It is believed that the tradition of April Fool’s arose around 1582 in France, during King Charles IX’s reign, when the calendar switched from the Julian to the Gregorian.
This meant that the New Year was celebrated on January 1st instead of the old New Year’s Week, which ran from March 25 – April 1. However, some people, being unaware of the change due to the slow passage of news in those days, continued to celebrate New Year’s Week; as did others who were more rebellious and who refused to acknowledge the change.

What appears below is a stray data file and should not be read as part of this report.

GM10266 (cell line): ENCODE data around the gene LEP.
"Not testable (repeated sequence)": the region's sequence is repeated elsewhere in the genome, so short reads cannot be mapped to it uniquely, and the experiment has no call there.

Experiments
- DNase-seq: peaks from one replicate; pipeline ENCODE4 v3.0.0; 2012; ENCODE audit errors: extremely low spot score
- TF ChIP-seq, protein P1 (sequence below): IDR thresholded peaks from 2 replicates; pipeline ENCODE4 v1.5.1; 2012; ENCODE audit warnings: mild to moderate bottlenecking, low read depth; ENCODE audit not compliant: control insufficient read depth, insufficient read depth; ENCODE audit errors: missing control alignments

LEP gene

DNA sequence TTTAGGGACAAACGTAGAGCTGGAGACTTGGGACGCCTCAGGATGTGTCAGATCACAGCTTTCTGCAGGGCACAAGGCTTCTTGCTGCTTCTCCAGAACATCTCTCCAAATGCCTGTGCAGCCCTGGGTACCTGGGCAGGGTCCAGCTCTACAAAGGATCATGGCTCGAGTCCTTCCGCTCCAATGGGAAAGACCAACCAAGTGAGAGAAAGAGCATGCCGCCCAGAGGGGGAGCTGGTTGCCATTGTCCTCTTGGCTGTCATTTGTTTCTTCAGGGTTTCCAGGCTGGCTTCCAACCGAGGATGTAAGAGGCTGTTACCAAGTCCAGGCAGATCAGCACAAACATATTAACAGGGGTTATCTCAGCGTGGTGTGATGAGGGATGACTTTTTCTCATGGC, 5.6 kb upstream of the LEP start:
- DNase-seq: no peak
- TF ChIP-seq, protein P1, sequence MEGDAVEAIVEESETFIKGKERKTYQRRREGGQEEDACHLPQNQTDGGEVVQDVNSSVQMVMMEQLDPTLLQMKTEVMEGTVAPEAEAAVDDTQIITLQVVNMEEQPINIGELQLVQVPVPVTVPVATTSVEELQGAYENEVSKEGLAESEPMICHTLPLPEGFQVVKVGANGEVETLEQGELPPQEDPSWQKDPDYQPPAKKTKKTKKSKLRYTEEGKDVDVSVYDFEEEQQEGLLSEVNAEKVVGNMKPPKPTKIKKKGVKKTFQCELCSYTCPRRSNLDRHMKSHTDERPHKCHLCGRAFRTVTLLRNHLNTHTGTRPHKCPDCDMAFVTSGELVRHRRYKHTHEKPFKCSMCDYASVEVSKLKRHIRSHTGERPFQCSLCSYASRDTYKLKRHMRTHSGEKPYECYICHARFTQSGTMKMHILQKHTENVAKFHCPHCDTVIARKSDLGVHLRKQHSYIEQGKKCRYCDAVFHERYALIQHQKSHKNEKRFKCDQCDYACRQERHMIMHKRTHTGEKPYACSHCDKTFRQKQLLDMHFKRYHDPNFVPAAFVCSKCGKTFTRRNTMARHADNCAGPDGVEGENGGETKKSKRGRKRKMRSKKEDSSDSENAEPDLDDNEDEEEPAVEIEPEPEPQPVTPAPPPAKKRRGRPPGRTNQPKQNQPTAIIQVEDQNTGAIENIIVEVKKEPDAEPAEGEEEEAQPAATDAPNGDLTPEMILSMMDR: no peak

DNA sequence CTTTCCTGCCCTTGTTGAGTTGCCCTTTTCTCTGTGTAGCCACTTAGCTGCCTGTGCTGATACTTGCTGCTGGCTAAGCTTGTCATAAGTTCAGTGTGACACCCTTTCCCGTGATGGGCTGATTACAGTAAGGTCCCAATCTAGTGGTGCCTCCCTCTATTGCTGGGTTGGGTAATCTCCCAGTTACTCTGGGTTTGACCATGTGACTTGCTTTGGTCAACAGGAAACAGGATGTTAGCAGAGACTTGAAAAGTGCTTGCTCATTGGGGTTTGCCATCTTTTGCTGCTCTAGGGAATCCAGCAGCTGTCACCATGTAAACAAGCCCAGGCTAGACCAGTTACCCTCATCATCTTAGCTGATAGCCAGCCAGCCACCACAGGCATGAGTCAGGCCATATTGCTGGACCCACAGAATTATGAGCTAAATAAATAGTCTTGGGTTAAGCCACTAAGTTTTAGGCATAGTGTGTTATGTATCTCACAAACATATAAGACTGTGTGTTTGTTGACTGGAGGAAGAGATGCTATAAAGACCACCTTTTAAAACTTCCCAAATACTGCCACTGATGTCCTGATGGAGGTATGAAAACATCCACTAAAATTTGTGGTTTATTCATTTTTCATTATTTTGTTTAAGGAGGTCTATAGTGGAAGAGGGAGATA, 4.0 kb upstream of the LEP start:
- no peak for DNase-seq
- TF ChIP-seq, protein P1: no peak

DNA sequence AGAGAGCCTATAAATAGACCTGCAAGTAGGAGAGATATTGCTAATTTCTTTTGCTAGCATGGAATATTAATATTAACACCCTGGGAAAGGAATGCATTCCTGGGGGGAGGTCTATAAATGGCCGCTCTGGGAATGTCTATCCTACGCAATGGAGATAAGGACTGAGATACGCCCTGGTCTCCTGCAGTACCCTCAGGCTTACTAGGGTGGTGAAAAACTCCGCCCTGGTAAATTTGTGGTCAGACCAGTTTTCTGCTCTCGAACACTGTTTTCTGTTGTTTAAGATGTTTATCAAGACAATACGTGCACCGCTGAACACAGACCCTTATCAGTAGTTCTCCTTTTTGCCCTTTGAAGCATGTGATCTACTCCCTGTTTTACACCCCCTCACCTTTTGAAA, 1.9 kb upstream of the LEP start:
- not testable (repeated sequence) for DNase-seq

These people were labeled “fools” by the general populace, were subject to ridicule and sent on “fool errands,” sent invitations to nonexistent parties, and had other practical jokes played upon them. This harassment evolved over time and a custom of prank-playing continue on the first day of April. This tradition eventually spread elsewhere like to Britain and Scotland in the 18th century and was introduced to the American colonies by the English and the French.